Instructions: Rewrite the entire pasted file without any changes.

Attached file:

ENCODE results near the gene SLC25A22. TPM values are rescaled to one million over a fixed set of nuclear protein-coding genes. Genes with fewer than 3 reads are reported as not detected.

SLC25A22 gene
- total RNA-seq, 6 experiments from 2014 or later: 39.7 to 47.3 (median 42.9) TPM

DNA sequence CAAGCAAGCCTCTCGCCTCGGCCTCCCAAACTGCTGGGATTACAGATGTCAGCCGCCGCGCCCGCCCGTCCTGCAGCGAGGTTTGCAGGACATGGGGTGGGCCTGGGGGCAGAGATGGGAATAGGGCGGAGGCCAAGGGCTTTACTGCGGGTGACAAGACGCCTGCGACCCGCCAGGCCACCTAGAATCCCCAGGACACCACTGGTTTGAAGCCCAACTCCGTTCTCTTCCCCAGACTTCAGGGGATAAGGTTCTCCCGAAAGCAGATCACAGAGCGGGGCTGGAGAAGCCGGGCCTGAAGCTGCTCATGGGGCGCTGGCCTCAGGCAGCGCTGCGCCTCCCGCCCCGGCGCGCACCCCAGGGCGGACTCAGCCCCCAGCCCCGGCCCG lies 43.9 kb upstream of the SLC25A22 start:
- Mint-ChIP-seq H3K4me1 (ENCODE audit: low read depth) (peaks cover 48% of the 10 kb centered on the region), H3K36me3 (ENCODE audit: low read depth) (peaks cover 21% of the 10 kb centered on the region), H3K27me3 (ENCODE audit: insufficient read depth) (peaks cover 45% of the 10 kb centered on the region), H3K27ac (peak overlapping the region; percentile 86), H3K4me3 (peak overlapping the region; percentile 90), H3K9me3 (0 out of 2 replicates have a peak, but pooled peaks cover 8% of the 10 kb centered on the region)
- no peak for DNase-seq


ENCODE results near the gene SLC25A22. TPM values are rescaled to one million over a fixed set of nuclear protein-coding genes. Genes with fewer than 3 reads are reported as not detected.

SLC25A22 gene
- total RNA-seq, 6 experiments from 2014 or later: 39.7 to 47.3 (median 42.9) TPM

DNA sequence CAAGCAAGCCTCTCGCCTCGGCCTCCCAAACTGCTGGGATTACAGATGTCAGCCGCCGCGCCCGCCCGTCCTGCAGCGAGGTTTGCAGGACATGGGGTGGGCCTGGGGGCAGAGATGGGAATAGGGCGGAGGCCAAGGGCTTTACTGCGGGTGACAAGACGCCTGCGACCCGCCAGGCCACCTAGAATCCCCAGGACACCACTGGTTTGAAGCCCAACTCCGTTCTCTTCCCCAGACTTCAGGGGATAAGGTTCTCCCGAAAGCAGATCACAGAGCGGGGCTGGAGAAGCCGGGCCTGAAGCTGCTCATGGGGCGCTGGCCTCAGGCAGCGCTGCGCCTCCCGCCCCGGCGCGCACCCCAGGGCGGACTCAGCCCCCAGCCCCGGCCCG lies 43.9 kb upstream of the SLC25A22 start:
- Mint-ChIP-seq H3K4me1 (ENCODE audit: low read depth) (peaks cover 48% of the 10 kb centered on the region), H3K36me3 (ENCODE audit: low read depth) (peaks cover 21% of the 10 kb centered on the region), H3K27me3 (ENCODE audit: insufficient read depth) (peaks cover 45% of the 10 kb centered on the region), H3K27ac (peak overlapping the region; percentile 86), H3K4me3 (peak overlapping the region; percentile 90), H3K9me3 (0 out of 2 replicates have a peak, but pooled peaks cover 8% of the 10 kb centered on the region)
- no peak for DNase-seq